• Old Medina Recently revamped and with works still going on restoring its old building. Although not as spectacular as those of Marrakesh, Fez, Tangier or Rabat, it is a nice starting point in the city, right in between the other notable sights. Once inside you will fins yourself in a labyrinthine network of narrow streets easy to get lost. Head towards the opposite side to the north and you will reach the King Hassan II Mosque.
  • King Hassan II Mosque The sight and icon number one of Casablanca. It is the 3rd largest in the world, and the one with the tallest minaret in the world. Located by the edge of the Atlantic Ocean along the promenade. It is opened to tourists but take note on the times: Saturday to Thursday only, 9am, 10am, 11am and 2pm, with an entrance fee of 120 Dirhams. At the front of it there is a grand square with symmetrical buildings, making the entire complex an imposing great architectural work.
  • Corniche Is the main promenade by the Atlantic Ocean with many hotels, restaurants and bars lining it.

-Shrine of Sidi Abderrahman Built on a rock offshore farther down the Corniche, and accessible only when low tide. As it is quite far south, the best way to reach this place is taking the tram to the last stop Casa Terminus Ain Diab. You will see it from the promenade and have great views of it.

-Aïn Diab Beach Also by the last stop of the tram line, Casa Terminus Ain Diab, is the main beach of Casablanca. Of course nothing to compare to a Mediterranean beach but still good to catch the sun, since the waters are very cold and with frequent currents.


Mohammed V International Airport is the largest and busiest in the country, yet probably not the main entry gateway to the city since tourists are often coming from different places as Rabat the capital, or Marrakesh, one of the most visited cities in Morocco. Flying to Casablanca does not come cheap either, while flying to Rabat or Marrakesh can be just a fraction of the price instead because there are more low cost carriers serving that routes. We found a great deal with Iberia from London to Casablanca via Madrid, and on the return a direct flight from Rabat to London with Ryanair. In between all the cities we visited in this trip we moved by train.

From the airport you can get a train to Casa Voyageurs Station, and interchange there for a tram or bus towards your final destination. The train is 40 Dirhams, while the tram is 7 and buses 4, on a prepaid re-chargeable card that can be bough at the tram stop’s automated machines. Easy to understand and multi-language enabled.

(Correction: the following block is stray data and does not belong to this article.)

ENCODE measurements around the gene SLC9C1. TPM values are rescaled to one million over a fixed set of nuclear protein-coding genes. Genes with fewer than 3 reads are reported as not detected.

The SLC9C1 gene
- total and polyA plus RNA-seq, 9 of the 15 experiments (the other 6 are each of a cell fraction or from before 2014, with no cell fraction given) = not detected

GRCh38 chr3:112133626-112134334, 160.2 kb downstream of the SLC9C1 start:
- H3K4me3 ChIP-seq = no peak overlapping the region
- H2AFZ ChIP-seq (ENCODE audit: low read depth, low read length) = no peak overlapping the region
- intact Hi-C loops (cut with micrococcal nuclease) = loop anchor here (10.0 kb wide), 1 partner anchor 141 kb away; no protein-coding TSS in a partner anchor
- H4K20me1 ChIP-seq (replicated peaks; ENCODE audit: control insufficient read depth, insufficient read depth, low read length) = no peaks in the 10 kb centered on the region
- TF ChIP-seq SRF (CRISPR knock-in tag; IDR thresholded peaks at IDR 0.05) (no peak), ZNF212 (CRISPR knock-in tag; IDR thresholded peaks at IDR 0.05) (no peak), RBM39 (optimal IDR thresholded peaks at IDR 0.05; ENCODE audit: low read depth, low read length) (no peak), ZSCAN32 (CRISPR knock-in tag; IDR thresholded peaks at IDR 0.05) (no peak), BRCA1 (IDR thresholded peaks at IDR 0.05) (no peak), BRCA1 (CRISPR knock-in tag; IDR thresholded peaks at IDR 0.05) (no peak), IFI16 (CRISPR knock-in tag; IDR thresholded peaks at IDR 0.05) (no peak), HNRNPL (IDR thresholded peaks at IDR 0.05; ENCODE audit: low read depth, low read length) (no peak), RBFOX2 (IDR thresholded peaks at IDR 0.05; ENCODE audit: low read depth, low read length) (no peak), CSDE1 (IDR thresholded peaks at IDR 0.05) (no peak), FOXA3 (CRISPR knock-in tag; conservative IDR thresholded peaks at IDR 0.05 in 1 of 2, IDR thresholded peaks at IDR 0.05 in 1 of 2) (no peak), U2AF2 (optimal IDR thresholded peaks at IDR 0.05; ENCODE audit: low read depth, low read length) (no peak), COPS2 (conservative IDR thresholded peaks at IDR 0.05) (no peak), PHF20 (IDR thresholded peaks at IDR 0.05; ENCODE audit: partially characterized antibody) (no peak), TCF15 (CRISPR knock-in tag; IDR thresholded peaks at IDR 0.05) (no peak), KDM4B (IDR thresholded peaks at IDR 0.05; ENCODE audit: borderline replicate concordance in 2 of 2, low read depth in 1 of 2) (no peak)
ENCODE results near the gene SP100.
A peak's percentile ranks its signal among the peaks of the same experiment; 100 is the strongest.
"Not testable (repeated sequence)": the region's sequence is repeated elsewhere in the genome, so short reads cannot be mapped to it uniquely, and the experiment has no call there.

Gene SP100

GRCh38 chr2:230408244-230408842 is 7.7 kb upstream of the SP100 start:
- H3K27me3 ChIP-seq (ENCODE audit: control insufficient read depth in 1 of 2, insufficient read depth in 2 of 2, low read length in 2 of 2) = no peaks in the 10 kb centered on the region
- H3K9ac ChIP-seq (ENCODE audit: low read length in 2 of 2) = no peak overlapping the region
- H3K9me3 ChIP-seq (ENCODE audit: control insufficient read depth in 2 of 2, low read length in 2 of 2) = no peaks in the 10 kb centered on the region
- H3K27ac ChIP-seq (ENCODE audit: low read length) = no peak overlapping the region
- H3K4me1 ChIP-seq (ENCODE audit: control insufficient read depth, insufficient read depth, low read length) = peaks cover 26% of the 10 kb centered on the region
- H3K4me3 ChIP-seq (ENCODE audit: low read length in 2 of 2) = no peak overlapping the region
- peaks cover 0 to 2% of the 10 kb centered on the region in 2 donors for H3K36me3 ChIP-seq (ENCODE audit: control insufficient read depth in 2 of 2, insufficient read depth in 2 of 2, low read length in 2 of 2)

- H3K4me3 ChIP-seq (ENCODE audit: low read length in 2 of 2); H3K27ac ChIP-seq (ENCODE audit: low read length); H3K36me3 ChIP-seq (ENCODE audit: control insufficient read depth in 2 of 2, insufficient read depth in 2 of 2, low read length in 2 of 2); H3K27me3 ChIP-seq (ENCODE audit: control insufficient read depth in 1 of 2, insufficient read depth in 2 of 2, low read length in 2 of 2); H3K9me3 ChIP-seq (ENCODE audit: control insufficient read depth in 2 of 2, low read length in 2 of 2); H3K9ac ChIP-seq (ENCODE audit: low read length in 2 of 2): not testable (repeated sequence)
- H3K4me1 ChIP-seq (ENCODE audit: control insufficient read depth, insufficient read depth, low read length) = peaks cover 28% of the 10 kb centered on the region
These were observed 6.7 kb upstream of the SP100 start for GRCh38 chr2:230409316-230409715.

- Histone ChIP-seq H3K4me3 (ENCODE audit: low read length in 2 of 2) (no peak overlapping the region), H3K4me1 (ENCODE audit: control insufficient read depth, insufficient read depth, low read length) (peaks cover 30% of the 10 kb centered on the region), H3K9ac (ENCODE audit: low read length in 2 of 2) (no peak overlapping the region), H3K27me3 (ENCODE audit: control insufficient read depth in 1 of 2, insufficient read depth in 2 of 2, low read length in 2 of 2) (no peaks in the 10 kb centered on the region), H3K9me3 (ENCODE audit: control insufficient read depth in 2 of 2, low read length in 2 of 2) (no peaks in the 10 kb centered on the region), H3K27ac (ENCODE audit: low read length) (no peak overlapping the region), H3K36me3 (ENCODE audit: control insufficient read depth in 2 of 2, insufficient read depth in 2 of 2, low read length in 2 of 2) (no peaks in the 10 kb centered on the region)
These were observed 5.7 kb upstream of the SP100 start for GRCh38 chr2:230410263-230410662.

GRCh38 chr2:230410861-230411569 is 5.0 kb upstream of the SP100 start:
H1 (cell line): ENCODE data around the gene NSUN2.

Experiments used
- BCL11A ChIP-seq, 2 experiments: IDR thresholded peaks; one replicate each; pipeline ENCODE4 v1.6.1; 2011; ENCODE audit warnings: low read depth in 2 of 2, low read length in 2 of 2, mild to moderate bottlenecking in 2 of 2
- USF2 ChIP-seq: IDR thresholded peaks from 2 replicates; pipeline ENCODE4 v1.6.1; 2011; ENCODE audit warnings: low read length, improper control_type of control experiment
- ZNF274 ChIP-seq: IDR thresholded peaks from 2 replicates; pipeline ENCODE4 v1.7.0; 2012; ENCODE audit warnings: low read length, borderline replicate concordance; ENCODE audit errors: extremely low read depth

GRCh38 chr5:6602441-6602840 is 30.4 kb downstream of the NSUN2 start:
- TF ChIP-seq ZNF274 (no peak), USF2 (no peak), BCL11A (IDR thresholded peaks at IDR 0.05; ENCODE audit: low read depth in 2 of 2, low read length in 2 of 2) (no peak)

Coming from elsewhere in Morocco is very comfortable by train or buses. The infrastructures are very well developed, both rail and road, with new trains and new buses serving the main cities frequently. It is less than 1 hour ride to Rabat with trains every half an hour, 3 to 5 hours to Tangier, 2 to Marrakesh and direct connections to Meknes and Fez in 2 hours to name some of the major tourist destinations.

Within the city, the public transport consists of trams and buses, being the trams the easier option to move around through majority of the sights in the city. However, the main tourist points are walking distance from each other and that’s the best way to get through them. Mind the traffic can be terrible hence probably you are faster walking than taking a bus, while the trams are running on specially designated side of the road so are not impacted by road traffic.


As we did not stay overnight in Casablanca I cannot be of any help recommending any hotel here. In the other hand, Casablanca is the largest city in Morocco, and you have absolutely every world hotel chain and many local ones; from top of the range to more modest there is everything. Bearing high season months, then it is almost guaranteed you can find a good deal at a great hotel.

We made our first base in Rabat as it was the most convenient for our planned tour. Being the capital city of Morocco, and of such importance for both tourism and industry, banking and business, the choice of hotels and places to stay is extremely good. Once again, from the top luxurious to more modest and everything in between; and countless beautiful riads around the Medina, all in all very easy to get a good deal. As usual, a good point to start your search is by checking some of our preferred hotel search engine websites such as,, Expedia,, Agoda, Opodo or Ebookers.

We stayed at the Hotel Belere in Rabat, meters away from the main train station hence perfectly located at walking distance to all of the sights, and great for us since we came by train from Casablanca and departed to Fez also by train hence no public transport needed. It was a nice hotel, marketed as a 4*, although it looked more like a good 3*. Nice large and quiet rooms (very important) with an extremely very comfortable bed. The staff was friendly and professional at all times and received us with a warm welcome. The breakfast, however, was plain and simple, and the waiters did not care too much in replenishing what was being finished and running low. Very recommended for someone like us on a busy tour that will only need a place to sleep without requiring any other facility.